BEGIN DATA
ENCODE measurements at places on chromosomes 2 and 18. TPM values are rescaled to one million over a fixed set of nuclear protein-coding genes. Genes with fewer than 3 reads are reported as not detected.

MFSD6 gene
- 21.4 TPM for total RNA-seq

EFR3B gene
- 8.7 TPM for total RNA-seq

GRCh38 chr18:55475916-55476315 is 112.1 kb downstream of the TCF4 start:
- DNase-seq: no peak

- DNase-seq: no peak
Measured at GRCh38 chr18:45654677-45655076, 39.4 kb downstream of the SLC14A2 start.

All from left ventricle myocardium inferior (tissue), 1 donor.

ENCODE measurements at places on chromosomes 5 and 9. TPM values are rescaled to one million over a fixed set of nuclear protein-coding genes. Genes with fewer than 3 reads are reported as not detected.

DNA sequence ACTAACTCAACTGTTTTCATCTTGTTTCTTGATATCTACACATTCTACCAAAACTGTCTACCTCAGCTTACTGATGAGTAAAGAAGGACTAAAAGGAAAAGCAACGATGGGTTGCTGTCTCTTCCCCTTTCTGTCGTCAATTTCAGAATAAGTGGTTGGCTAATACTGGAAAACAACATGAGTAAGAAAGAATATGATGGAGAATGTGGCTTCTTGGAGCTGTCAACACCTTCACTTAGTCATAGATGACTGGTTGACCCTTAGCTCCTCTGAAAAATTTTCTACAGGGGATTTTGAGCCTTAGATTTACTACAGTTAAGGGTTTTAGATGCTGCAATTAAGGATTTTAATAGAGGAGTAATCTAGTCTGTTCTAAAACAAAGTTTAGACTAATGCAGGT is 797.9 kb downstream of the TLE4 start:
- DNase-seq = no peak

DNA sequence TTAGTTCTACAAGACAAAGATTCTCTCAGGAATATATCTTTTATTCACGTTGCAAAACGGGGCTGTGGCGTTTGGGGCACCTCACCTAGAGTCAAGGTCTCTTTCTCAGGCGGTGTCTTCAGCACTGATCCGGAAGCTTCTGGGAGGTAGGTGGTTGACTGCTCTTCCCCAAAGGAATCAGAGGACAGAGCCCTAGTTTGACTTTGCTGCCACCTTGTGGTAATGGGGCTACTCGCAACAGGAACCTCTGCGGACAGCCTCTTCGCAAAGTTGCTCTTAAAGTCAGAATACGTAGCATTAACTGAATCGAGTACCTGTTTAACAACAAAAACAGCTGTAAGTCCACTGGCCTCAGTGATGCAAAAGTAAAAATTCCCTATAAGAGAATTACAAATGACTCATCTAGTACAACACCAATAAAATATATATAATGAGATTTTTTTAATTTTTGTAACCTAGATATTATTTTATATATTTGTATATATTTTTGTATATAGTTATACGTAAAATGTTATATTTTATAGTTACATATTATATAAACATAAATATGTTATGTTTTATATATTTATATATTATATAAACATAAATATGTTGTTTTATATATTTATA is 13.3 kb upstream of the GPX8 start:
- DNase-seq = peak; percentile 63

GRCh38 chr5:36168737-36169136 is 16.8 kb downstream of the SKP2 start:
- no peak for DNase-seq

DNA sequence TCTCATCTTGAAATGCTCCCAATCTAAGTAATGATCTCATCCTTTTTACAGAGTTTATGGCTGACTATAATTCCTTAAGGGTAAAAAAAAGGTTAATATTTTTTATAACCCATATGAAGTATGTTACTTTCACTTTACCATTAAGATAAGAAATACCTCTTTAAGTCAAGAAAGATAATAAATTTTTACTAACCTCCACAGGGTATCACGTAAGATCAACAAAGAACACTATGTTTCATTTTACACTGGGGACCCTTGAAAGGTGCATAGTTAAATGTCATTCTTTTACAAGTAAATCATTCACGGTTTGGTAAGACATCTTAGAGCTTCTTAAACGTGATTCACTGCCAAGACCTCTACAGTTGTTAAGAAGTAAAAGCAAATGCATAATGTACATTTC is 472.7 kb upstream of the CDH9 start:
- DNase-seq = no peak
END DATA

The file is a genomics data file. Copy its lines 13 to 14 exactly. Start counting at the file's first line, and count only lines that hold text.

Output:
- DNase-seq = no peak

DNA sequence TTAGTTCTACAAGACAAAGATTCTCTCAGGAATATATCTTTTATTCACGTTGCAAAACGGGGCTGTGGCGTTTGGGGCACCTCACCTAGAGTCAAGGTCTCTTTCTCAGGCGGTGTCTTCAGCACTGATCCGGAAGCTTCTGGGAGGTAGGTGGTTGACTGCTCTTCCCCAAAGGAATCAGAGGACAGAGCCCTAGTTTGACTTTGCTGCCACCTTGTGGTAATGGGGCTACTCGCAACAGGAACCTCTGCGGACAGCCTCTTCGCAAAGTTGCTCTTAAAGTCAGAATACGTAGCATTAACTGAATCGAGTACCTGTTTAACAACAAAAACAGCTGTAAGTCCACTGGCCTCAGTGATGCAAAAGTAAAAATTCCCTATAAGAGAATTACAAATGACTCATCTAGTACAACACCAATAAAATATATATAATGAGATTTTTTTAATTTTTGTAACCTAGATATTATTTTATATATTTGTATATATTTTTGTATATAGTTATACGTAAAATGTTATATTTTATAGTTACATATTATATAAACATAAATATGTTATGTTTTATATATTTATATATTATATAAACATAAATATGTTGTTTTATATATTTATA is 13.3 kb upstream of the GPX8 start: